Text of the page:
Holding. The U.S. District Court for the Southern District of Indiana granted summary judgment in favor of Lender. This post focuses on some of the counterclaims/defenses of Guarantor surrounding the forged POA.

Policy/rationale.

Were the promissory note and guaranty unenforceable against Guarantor due to the POA being forged? No. Importantly, Guarantor did in fact execute the guaranty. “[Guarantor contends that due to the forged POA allegedly from him, [his co-guarantor] was able to substantially increase the line of credit and increase the amount of money [Lender] now seeks from [Guarantor]. [Guarantor] argues that even if he is liable based on signing the guaranty, it should be limited to the amount of money that was provided in the first thirty days after execution of the promissory note.” The Court rejected the defense because the promissory note only required a POA to be signed by Borrower. Since the co-guarantor signed the POA on behalf of Borrower, and since Guarantor did not need to co-sign, the forgery on the separate POA was inconsequential.

Another of Guarantor’s defenses rested on the theory of indemnification. He claimed that his liability was derivative of the sales executive’s “wrongful conduct in assisting with the forgery” of his POA. “But for [the forger], [co-guarantor] would not have drawn on the line of credit, thus leading [Guarantor] to be liable.” The Court reiterated that the forged POA was not required to extend credit to Borrower. Further, the sales executive’s actions did not cause Guarantor to sign his guaranty.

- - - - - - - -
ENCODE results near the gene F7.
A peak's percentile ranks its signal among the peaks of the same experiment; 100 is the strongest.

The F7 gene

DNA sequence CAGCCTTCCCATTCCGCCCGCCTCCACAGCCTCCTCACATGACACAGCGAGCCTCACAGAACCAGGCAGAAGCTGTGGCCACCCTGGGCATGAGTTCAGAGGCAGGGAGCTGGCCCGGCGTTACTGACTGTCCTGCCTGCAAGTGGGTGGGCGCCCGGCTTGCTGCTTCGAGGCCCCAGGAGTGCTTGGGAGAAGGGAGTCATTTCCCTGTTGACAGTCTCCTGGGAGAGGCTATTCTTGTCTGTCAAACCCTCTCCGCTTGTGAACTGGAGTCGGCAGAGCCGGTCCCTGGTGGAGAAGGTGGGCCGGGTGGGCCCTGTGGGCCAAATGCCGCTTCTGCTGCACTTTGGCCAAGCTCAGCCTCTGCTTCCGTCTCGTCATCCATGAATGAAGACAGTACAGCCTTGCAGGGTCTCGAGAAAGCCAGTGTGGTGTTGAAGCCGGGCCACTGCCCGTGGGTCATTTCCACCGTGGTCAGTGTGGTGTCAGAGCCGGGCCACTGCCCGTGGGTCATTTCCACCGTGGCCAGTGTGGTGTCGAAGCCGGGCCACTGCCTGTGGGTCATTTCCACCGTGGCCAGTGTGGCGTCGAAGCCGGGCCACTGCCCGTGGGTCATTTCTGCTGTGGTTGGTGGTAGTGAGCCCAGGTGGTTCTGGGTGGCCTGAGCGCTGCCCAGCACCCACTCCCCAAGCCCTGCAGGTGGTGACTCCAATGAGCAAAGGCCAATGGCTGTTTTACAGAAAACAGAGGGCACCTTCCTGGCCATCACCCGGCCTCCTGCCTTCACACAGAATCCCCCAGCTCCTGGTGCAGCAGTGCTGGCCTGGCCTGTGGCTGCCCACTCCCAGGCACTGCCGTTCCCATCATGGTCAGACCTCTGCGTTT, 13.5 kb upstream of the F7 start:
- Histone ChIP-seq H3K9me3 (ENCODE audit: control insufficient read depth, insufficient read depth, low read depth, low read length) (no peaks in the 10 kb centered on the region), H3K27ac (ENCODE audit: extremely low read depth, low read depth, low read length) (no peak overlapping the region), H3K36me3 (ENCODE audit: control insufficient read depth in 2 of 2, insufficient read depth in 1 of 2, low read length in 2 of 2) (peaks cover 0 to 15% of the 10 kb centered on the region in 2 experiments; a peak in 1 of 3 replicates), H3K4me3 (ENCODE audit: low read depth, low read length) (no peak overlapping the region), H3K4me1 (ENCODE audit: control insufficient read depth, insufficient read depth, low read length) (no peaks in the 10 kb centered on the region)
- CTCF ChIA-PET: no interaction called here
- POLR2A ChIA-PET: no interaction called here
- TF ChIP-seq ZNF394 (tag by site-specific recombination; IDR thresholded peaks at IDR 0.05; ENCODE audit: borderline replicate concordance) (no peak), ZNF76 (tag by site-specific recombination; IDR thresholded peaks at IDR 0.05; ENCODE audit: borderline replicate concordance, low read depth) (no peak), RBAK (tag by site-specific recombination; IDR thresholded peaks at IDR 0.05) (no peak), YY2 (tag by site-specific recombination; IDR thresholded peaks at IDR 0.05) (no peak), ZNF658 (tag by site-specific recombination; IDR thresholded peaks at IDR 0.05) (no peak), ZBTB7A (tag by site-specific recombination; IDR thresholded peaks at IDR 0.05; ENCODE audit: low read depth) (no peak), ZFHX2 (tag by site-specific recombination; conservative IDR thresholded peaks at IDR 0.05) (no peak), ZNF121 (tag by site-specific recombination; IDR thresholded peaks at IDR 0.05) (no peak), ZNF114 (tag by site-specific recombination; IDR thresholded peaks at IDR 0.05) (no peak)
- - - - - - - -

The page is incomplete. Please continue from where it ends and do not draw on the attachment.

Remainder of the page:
Related posts.

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I represent parties involved in disputes arising out of loans that are in default. If you need assistance with a similar matter, please call me at 317-639-6151 or email me at john.waller@dinsmore.com. Also, don’t forget that you can follow me on Twitter @JohnDWaller or on LinkedIn, or you can subscribe to posts via RSS or email as noted on my home page.


Indiana Judgment Creditor Not Entitled To Post-Judgment Order Transferring Ownership Of Defendant’s Real Estate

Lesson. In the post-judgment collection phase of a case, the plaintiff creditor is not entitled to an order transferring title to the defendant debtor’s real estate for purposes of satisfying the judgment. For that to happen, the creditor must follow the process for an execution (sheriff’s) sale.

Case cite. Conroad Assocs., L.P. v. Castleton Corner Owners Ass'n, 187 N.E.3d 885 (Ind. Ct. App. 2022).

Legal issue. Whether a trial court, in post-money judgment collection proceedings, can transfer a judgment debtor’s interests in real estate to a judgment creditor.